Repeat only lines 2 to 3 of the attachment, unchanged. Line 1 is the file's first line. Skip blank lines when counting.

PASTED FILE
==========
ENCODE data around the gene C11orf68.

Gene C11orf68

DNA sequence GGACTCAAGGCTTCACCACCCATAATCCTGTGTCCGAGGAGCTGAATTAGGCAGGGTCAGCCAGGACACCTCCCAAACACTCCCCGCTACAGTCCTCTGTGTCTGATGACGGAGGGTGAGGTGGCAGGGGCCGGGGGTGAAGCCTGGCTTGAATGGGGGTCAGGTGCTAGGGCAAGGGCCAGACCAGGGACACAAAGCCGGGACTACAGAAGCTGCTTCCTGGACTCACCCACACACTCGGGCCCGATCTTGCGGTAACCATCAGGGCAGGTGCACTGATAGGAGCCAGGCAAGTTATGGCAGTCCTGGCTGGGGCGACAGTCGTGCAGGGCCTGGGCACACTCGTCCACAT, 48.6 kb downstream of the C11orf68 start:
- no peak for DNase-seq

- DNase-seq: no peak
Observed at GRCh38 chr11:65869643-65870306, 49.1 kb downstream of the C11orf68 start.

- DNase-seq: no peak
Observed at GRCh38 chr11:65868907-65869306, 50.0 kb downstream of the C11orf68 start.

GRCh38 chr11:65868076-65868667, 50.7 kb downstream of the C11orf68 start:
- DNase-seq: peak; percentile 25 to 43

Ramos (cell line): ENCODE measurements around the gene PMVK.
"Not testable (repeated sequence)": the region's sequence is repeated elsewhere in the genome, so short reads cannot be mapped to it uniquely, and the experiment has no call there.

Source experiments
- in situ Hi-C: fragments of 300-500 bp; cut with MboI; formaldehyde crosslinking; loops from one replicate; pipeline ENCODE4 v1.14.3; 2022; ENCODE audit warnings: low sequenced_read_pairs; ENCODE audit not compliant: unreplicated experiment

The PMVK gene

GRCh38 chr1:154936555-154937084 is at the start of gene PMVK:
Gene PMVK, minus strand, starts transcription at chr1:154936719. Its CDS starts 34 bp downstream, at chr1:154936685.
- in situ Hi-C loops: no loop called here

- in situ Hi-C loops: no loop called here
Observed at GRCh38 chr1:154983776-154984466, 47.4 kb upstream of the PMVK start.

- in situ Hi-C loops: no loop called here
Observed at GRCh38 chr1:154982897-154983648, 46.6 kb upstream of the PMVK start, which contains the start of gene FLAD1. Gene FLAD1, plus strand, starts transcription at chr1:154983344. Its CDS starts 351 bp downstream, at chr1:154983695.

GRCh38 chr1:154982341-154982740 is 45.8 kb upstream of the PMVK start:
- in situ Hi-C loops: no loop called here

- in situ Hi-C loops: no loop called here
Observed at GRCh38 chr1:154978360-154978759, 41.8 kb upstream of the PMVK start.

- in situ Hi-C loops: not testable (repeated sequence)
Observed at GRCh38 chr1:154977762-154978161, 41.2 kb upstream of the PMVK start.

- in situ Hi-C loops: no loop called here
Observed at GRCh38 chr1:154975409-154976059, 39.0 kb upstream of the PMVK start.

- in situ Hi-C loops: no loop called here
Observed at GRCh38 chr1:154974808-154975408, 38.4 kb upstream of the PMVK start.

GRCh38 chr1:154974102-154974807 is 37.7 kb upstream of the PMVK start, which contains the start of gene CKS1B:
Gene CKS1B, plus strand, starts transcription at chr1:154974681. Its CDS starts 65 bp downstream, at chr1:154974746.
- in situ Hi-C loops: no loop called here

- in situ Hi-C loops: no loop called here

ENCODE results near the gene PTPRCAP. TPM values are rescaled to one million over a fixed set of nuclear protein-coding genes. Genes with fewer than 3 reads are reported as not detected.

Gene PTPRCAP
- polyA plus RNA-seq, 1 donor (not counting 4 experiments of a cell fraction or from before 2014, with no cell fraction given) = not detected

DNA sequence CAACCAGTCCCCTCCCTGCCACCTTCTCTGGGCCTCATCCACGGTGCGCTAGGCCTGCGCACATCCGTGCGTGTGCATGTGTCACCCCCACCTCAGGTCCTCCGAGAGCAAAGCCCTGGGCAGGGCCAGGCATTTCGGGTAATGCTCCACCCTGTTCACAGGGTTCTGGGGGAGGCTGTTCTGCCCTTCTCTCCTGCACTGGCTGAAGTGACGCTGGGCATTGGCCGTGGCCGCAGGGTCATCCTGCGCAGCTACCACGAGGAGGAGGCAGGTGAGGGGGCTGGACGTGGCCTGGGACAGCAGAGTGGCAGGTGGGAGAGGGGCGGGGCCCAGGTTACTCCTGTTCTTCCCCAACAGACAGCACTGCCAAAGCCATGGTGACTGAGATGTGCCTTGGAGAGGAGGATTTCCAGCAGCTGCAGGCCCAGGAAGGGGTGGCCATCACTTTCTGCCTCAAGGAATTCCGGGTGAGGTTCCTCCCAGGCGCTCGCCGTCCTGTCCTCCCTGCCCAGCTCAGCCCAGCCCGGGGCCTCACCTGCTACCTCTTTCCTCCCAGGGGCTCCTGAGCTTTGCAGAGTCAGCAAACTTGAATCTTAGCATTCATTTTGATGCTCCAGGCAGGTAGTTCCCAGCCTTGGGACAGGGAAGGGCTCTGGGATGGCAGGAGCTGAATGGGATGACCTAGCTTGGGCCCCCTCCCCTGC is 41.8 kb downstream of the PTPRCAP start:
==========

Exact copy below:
Gene C11orf68

DNA sequence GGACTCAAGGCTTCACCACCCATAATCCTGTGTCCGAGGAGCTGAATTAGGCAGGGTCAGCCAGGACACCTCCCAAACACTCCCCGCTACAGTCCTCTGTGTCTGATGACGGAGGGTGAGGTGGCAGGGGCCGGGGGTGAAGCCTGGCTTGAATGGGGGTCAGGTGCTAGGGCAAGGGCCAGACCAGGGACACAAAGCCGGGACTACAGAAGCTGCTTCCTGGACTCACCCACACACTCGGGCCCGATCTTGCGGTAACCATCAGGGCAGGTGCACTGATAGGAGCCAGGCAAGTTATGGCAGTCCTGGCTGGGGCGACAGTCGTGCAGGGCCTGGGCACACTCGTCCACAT, 48.6 kb downstream of the C11orf68 start: